As the plane left the runway I looked down at the endless expanse of huge hotels, casinos, and over-the-top glitz that attracts millions of people each year, arriving with hopes they’ll leave with newly found fortunes. But Las Vegas is a city built on algorithms, complex formulas that, stacked in its favor, have delivered more steel, glass and polished Italian marble than likely exist in Vatican City, all to enshrine the vast variety of seductive cash-extracting enticements. The ever-growing display of excess is proof that the formulas are still working in the city’s favor while encouraged to leave what happens in Vegas behind, visitors are made to feel pretty cool about it all, happily re-enacting Hangover parts I-III all in a weekend of revelry.
But I’d gone to Vegas with the specific intention of not leaving anything behind but to reconnect with friends and colleagues of the bicycle world while also working on my ‘what’s next’ ideas, all during the annual trade show known as Interbike. Now, rising higher into the clear blue Nevada skies I took a last look out the window at the receding shrine to temptation and realized that my biggest takeaway from Interbike 2013 is that this was bicycling’s year of the algorithm too.
Aisle after aisle there are more subcategories of categories of specialty products than ever before. Hopefully marketing experts somewhere have employed valid algorithms accurately predicting that the recognized trends will indeed generate enough demand to consume all of this stuff or next year’s show may be a lot smaller.
During my career, I’ve devoted a lot of time and effort towards improving cycling through better fitting bicycles. The past few years has seen an explosion of products and training programs related to ‘fit’ so I made a point of catching up on everything that was new and improved. There were well more than a dozen vendors displaying fitting tools and perhaps ten companies showing versions of an infinitely adjustable stationary bike, updated takes on the first such device, the Serotta Size-Cycle, which was built in our barn workshop more than thirty years ago.
A few were pretty basic while others were packed with plenty of bells and whistles. A prevailing theme among the competing brands with the most technical gear was that “algorithms!” is the word du jour. I probably heard it a hundred times, as vendor after vendor fit the word into dialogue as many times as possible to make sure that I understood that someone was utilizing advanced calculus behind the scenes, something it is still assumed most people in the bike industry haven’t heard of. The other notable motif was the proliferation of lasers, which were as abundant as a 1980’s disco light show, with red cross-hairs landing everywhere.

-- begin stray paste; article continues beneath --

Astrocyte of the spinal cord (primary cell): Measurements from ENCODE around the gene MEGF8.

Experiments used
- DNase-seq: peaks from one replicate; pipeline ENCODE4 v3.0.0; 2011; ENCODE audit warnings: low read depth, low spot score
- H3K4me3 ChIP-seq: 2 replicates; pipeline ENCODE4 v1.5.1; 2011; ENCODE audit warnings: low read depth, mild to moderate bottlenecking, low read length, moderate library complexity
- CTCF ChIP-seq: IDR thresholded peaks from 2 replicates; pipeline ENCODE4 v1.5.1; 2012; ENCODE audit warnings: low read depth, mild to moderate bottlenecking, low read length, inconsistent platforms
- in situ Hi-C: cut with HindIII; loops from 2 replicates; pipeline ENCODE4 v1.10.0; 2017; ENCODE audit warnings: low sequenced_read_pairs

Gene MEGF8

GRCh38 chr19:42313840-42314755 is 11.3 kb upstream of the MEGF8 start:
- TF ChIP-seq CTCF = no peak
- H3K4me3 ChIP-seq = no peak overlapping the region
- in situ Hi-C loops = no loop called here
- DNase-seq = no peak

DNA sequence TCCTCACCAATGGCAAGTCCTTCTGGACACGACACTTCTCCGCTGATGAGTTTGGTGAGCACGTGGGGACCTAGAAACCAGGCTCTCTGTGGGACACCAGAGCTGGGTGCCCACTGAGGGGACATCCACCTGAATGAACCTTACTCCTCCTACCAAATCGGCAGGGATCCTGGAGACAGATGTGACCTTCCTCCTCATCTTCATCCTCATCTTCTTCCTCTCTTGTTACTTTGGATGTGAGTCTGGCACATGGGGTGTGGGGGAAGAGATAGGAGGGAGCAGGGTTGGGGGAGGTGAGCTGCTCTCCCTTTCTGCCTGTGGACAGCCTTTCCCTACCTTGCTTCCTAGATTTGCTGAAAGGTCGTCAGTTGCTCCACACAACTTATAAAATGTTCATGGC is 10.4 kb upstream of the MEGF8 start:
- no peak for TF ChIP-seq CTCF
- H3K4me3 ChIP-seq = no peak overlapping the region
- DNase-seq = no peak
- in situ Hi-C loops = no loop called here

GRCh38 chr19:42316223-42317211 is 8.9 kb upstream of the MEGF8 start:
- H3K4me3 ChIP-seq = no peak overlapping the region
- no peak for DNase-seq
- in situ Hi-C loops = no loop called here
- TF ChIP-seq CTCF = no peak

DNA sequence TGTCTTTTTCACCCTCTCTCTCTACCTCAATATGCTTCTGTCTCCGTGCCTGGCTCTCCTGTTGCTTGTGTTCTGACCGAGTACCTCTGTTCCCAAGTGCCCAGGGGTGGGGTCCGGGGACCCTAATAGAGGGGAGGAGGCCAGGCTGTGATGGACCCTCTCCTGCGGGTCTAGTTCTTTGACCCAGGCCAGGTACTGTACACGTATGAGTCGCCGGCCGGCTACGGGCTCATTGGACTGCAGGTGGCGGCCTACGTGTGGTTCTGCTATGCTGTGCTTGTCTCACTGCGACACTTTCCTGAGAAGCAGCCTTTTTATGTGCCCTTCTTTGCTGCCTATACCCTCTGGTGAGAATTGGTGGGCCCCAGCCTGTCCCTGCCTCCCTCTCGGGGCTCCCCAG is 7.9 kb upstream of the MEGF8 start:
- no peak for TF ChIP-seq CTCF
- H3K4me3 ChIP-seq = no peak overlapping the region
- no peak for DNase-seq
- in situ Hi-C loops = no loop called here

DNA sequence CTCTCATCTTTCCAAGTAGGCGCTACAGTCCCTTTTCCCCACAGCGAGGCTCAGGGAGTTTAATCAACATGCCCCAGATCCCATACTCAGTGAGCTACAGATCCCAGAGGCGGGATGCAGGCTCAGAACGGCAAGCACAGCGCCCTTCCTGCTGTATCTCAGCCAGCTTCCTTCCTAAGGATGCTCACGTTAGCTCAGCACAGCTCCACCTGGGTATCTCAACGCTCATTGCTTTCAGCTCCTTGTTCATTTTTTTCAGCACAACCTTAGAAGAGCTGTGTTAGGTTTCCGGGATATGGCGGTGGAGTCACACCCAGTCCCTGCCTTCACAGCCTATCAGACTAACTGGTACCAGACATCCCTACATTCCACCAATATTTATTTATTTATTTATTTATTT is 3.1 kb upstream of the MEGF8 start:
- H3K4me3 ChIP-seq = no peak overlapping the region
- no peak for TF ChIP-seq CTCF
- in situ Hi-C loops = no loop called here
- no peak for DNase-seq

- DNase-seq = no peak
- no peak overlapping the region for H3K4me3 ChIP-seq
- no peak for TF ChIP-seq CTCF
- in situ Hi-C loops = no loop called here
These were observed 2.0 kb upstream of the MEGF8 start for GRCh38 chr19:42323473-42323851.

To be clear, I don’t mean to belittle any of the bike fitting products I saw, nor the people who were so passionately trying to convince show-goers that their version was indeed ‘the best’. Fitting has come a long way, and for the most part, that’s a very good thing. By observation alone, improved accuracy appears to have been taken seriously and in an industry that measures in millimeters it’s a good thing when the tools are true to the scales. The challenge is that with so much energy focused on pitching “ours is the best system” that the industry is generating a lot of confusion for the retailers, who genuinely want to deliver a great customer experience. It’s more confusing still for consumers, who are relentlessly told how important bike fit is and then are faced by a bewildering range of choices, should they happen to shop at multiple dealerships.
Thousands of store ‘fit technicians’, PT’s and coaches have participated in one or more of the many bike fit training programs, collecting certificates of achievement the way boy scouts collect merit badges. Yet, privately, virtually every Grand Poobah in the bike fit world agrees that the best Fitting experience takes a very holistic one-to-one approach. Delivering that, is still a combination of art, science, and disciplined repetitive experience that separates the true master fitters from the journeymen practitioners.
Tools, so long as they are accurate, make the task easier, more repeatable and more convincing to the consumer but they do not replace the importance of the hard, rehearsed and repeatedly practiced protocols. Wanting to find reliably consistent results for the masses, other systems that revert to an earlier hypothesis that comparing one individual diligently measured to others leads to a good set of ‘fit’ coordinates. In this camp you’ll find believers whose dedication is as sound as Mr. McGuire’s in The Graduate. “Ben. One word: Algorithms!”
The industry, myself included, has had a tendency to think top-down, looking at how we serve consumers from our perspective. In my opinion we’d all do well to change our perspective and see how it all looks from the consumer’s point of view.
There’s work to be done and there’s hope. More in my next entry…
In the meantime, here’s hoping to see you on the road,